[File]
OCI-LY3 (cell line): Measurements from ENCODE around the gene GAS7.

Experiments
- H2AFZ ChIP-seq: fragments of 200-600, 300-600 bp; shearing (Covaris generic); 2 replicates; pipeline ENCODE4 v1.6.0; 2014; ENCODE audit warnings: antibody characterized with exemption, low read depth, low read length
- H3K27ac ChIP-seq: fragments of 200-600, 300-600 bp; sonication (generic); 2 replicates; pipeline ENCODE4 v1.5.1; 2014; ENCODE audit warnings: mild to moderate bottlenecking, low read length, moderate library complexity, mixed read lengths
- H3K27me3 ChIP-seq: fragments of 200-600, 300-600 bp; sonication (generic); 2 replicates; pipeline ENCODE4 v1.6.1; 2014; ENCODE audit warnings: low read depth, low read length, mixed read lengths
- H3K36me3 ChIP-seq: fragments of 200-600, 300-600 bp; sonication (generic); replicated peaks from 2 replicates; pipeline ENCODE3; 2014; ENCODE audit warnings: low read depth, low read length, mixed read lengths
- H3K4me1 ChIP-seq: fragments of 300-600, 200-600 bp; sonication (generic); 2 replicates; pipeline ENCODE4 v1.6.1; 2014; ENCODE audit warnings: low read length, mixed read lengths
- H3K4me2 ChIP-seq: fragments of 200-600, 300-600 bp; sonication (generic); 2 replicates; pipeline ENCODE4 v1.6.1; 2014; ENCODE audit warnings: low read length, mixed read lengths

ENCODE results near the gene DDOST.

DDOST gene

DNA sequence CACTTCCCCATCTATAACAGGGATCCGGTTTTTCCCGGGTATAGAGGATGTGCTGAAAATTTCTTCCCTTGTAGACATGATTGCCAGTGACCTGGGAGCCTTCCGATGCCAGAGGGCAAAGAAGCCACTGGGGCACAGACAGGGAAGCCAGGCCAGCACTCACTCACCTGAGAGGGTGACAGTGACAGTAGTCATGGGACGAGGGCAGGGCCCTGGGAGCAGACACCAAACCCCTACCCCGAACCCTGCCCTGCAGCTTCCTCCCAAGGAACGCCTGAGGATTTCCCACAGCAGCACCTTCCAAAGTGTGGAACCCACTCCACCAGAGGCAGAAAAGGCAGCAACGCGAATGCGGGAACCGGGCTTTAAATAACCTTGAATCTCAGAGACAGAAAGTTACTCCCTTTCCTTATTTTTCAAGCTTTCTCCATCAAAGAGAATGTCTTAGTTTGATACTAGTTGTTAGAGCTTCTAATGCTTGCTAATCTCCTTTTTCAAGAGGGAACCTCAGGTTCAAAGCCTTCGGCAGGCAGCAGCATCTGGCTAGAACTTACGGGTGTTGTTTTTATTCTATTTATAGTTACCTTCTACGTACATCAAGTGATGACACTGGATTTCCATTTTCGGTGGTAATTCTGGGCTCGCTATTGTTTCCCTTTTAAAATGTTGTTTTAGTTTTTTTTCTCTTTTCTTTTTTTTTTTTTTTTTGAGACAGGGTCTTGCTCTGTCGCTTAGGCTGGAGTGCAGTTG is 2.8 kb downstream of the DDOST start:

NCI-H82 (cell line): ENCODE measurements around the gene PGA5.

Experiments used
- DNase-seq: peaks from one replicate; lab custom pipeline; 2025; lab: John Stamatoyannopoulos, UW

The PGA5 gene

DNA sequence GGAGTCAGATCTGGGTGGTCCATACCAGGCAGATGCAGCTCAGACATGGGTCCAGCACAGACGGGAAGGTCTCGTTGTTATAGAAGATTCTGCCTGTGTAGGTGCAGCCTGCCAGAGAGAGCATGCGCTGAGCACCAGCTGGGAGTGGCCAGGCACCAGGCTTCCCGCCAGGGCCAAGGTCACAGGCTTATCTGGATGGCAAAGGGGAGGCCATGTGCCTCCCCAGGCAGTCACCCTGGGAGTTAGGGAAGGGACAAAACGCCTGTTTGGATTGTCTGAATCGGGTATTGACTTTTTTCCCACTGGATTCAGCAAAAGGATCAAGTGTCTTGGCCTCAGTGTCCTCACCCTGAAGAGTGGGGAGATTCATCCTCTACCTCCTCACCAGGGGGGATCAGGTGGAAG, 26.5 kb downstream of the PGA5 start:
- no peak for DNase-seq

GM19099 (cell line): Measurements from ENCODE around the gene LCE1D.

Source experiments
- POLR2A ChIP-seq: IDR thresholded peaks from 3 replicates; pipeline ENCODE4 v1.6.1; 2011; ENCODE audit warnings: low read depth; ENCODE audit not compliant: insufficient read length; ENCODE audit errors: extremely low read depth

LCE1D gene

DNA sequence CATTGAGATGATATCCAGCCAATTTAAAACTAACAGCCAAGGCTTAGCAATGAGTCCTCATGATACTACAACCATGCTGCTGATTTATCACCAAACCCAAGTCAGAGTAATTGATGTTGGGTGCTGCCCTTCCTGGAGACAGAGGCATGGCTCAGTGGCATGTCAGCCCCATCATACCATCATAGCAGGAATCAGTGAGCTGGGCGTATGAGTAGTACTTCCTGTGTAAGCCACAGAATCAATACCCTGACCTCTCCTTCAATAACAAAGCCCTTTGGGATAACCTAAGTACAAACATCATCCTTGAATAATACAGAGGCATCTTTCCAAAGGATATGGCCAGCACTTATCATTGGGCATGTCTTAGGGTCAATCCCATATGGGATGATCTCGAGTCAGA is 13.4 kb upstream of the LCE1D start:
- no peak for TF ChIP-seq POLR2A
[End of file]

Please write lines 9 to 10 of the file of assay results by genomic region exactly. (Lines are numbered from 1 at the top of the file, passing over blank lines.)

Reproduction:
ENCODE results near the gene DDOST.

DDOST gene